Working in machine learning field is not only about building different classification or clustering models. It’s more about feeding the right set of features into the training models.
This process of feeding the right set of features into the model mainly take place after the data collection process.
Once we have enough data, We won’t feed entire data into the model and expect great results. We need to preprocess the data.
In fact, the challenging and the key part of machine learning processes is data preprocessing.
Below are the key things we indented to do in data preprocessing stage.
 Feature transformation
 Feature selection
Feature transformation is to transform the already existed features into other forms. Suppose using the logarithmic function to convert normal features to logarithmic features.
Feature selection is to select the best features out of already existed features. In this article, we are going to learn the basic techniques to pick the best features for modeling.
Before we drive further. Let’s have a look at the table of contents.
Table of contents:
 Why modeling is not the final step
 The role of correlation
 Calculating feature importance with regression methods
 Using caret package to calculate feature importance
 Random forest for calculating feature importance
 Conclusion
 Related courses
 Exploratory data analysis in r
 Machine learning AZ in r
Why Modeling is Not The Final Step
Like a coin, every project has two sides.
 Business side
 Technical side
The technical side deals with data collection, processing and then implementing it to get results. The business side is what envelops the technical side.
It starts with defining the requirements, hands it over to the technical team for generating results and then take over for converting those results into actionable insights. This is why it is necessary for both teams that they know what was implemented behind the scenes in the project.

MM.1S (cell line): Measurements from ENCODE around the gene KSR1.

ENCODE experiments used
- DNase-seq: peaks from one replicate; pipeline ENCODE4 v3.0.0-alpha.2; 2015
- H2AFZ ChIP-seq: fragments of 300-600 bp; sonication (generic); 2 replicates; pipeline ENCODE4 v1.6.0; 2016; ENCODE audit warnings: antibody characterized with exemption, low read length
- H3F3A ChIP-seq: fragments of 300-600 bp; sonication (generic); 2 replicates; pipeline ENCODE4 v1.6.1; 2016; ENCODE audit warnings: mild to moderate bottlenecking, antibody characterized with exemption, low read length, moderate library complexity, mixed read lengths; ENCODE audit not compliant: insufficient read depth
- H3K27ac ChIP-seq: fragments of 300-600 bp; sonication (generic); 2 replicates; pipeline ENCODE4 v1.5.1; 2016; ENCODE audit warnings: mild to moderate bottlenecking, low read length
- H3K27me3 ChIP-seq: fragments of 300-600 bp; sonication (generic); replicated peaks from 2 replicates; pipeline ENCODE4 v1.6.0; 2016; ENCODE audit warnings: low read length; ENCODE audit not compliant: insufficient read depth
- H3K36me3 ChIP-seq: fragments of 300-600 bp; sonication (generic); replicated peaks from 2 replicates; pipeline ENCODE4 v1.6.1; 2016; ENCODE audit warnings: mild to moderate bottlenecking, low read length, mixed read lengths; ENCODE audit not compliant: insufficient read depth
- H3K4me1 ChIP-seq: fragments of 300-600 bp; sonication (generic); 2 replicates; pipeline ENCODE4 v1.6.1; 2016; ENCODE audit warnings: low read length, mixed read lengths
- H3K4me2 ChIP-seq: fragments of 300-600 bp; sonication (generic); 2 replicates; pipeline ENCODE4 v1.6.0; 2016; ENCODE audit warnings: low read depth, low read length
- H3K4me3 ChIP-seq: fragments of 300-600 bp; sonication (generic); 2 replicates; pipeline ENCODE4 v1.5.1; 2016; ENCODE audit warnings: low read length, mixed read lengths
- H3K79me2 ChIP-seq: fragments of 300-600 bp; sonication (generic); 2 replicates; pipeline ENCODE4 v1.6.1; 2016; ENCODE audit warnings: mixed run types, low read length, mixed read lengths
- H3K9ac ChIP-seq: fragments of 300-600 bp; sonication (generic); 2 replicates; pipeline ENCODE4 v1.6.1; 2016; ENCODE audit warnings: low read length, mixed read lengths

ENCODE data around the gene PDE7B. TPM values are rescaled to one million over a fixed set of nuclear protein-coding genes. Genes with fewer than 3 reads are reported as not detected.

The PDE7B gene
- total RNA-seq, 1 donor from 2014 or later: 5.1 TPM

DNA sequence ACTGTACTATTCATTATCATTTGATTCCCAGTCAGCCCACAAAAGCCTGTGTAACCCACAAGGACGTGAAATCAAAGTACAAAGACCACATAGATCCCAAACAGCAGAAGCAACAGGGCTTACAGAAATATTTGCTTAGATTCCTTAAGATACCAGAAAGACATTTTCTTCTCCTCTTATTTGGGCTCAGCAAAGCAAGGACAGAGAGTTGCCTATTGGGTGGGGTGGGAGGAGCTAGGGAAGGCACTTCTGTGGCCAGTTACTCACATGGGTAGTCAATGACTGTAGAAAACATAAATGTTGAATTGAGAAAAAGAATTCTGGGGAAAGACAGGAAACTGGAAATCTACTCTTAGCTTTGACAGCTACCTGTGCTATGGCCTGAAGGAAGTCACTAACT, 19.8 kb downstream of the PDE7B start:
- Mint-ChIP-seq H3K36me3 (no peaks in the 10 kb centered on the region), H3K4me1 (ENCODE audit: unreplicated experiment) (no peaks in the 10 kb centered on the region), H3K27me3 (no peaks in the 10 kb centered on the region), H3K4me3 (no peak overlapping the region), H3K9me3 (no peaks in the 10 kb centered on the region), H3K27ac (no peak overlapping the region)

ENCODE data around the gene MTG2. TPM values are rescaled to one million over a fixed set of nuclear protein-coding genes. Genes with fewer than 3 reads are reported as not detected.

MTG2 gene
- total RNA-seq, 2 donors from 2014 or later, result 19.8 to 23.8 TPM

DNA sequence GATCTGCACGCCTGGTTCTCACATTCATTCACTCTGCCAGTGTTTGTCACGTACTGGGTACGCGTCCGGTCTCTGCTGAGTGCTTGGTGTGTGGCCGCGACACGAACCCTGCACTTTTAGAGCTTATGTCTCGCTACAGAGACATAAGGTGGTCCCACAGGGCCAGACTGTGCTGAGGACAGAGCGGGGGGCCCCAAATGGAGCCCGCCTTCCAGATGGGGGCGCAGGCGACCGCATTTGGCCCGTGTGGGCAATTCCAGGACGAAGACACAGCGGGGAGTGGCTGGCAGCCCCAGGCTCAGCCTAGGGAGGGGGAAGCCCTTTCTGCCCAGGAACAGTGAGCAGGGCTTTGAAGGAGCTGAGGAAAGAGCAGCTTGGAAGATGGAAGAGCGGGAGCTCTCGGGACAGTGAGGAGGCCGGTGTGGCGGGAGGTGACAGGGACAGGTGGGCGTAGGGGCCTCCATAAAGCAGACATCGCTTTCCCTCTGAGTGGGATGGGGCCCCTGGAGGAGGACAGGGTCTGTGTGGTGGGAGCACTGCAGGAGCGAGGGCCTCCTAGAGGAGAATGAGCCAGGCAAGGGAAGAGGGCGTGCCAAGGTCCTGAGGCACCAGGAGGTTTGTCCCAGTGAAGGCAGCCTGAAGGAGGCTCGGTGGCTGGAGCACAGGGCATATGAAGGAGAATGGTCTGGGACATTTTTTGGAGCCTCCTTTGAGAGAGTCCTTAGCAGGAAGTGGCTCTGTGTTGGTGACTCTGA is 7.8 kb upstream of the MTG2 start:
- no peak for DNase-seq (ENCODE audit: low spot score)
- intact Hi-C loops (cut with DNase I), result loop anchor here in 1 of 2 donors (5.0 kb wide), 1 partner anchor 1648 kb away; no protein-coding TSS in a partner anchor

The team handling the technical part may consider models and process as their core project deliverable but just running the model and getting highly accurate models is never the end goal of the project for the business team.
It is the understanding of the project which makes it actionable. Thus, if you make a model, but you don’t know what is happening around it then it is a black box which may be perfect for lab results but not something that can be put into the production.
While one may not be concerned with each and every detail of what is happening. One is definitely interested in what actionable insights can be derived out of the model. Using variable importance can help achieve this objective.
Most models have a method to generate variable importance which indicates what features are used in the model and how important they are. Variable importance also has a use in the feature selection process.